PANIC ON THE STREETS OF NEW YORK

A fab­ri­cated Mar­tian in­va­sion hit a raw nerve in a coun­try fac­ing the prospect of war

BBC History Magazine - - The Power Of Mars -

Just af­ter 8.30pm on 30 Oc­to­ber 1938, the thou­sands of Amer­i­cans tuned to the ra­dio show ‘Mercury The­ater on the Air’ sud­denly heard an alarm­ing news flash: huge Mar­tian fight­ing-ma­chines were emerg­ing from me­teor-like space­craft that had landed near Grover’s Mill, New Jersey. What they were lis­ten­ing to was an adap­ta­tion of HG Wells’s The War of the Worlds. Many, how­ever, mis­took it for an in­va­sion on Amer­i­can soil.

“Some­thing’s wrig­gling out of the shadow like a gray snake,” a des­per­ate voice shouted down the air­waves. “Now it’s another one, and another. They look like ten­ta­cles to me… There’s a jet of flame spring­ing from the mir­ror, and it leaps right at the ad­vanc­ing men. It strikes them head on! Good Lord, they’re turn­ing into flame!… En­emy now turns east…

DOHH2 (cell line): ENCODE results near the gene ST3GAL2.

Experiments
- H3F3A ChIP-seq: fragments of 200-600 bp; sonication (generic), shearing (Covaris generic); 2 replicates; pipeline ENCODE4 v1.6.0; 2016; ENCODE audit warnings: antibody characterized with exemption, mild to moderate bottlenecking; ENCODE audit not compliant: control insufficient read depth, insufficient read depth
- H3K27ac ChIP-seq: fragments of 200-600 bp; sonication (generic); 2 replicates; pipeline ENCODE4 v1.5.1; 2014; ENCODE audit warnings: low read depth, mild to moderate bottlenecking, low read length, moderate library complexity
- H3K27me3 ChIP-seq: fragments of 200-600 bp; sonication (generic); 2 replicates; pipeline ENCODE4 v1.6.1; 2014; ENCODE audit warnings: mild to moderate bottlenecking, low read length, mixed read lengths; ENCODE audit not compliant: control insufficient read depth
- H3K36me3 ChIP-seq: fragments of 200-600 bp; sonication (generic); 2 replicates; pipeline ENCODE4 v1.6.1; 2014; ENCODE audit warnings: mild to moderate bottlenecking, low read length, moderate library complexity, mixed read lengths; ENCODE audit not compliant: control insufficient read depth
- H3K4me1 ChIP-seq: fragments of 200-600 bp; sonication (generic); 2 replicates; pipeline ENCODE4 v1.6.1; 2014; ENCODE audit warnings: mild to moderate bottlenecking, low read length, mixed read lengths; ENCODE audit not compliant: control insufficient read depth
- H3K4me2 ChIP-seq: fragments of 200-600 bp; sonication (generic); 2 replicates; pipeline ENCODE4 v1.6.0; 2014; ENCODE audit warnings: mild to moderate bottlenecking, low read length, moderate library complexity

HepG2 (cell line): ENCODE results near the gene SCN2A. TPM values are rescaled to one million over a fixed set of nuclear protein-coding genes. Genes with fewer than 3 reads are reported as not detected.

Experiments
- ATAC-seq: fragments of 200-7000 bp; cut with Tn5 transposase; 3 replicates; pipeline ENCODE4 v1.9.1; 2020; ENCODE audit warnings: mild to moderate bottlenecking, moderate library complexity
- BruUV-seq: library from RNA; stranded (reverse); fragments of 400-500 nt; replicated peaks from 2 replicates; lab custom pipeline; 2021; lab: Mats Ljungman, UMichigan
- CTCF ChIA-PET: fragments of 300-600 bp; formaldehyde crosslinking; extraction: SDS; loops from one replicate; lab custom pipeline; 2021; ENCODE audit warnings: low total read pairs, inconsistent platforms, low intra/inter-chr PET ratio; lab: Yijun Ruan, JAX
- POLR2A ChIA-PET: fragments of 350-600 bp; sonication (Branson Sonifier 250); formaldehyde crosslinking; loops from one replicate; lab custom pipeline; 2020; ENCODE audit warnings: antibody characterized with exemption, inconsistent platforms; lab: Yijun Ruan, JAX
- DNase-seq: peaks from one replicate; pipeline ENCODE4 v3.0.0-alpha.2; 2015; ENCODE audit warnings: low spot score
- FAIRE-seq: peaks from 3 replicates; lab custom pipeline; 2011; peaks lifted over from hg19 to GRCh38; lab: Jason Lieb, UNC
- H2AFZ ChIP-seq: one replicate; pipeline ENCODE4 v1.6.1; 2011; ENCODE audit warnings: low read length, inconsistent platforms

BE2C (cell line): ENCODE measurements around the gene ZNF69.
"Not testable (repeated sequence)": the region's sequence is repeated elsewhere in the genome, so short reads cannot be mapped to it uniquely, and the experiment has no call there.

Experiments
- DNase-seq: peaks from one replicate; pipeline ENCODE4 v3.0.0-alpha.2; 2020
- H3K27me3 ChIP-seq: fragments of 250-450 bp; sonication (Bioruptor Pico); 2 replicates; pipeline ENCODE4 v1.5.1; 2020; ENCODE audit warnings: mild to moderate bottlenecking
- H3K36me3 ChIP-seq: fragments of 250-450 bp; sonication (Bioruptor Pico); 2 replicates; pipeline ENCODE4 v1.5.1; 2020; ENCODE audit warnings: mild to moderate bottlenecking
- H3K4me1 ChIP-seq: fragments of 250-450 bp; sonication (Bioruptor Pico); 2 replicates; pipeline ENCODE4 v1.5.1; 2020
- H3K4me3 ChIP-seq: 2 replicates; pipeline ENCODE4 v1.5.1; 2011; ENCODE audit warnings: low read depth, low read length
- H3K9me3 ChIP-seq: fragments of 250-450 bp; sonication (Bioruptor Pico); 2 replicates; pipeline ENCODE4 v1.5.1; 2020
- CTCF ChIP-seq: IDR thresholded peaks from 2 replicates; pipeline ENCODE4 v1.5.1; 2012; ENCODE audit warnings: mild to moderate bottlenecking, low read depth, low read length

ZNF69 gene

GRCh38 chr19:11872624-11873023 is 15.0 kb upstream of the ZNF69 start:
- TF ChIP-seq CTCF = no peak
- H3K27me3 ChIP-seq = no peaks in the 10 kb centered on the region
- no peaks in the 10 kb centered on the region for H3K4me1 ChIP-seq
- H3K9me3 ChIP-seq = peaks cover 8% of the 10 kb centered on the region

Ev­i­dent ob­jec­tive is New York City…”

The so- called Panic Broad­cast, di­rected and nar­rated by 23-year- old ra­dio ac­tor and fu­ture film­maker Or­son Welles, caught Amer­ica at a vul­ner­a­ble mo­ment. Still be­sieged by the Great De­pres­sion, which had seen half of its banks close and un­em­ploy­ment soar to 25 per cent, the na­tion was strug­gling, and many peo­ple felt them­selves just a short mis­chance from dis­as­ter.

Adding to the sense of dread was the rise of Ger­man im­pe­ri­al­ism across the At­lantic. Hitler was now the dark colos­sus of Europe, an­nex­ing Aus­tria just a few months be­fore Welles’s broad­cast. Fol­low­ing the Nurem­berg Laws of 1935 (which en­shrined anti- Semitic Nazi doc­trine in law), New York, a city with some 1.7 mil­lion Jews, seemed an ob­vi­ous tar­get for Ger­man ag­gres­sion. An in­va­sion, Mar­tian or oth­er­wise, was no longer un­think­able.

Pa­pers such as The New York Times seized on Welles’s broad­cast (which you can lis­ten to at youtube.com/

watch? v=Xs0K4ApWl4g), spark­ing a pop­u­lar out­cry against fake news. Congress even con­sid­ered lim­it­ing free­dom of speech, while the Fed­eral Com­mu­ni­ca­tions Com­mis­sion launched an in­ves­ti­ga­tion to see if any laws had been bro­ken. Ul­ti­mately, the real-life fears of 1938 over­shad­owed the fic­tional, and Welles es­caped with an on-air apol­ogy.

Po­lice dis­trib­ute food to needy New York­ers. Or­son Welles’s Panic Broad­cast preyed on the fears of a frag­ile na­tion

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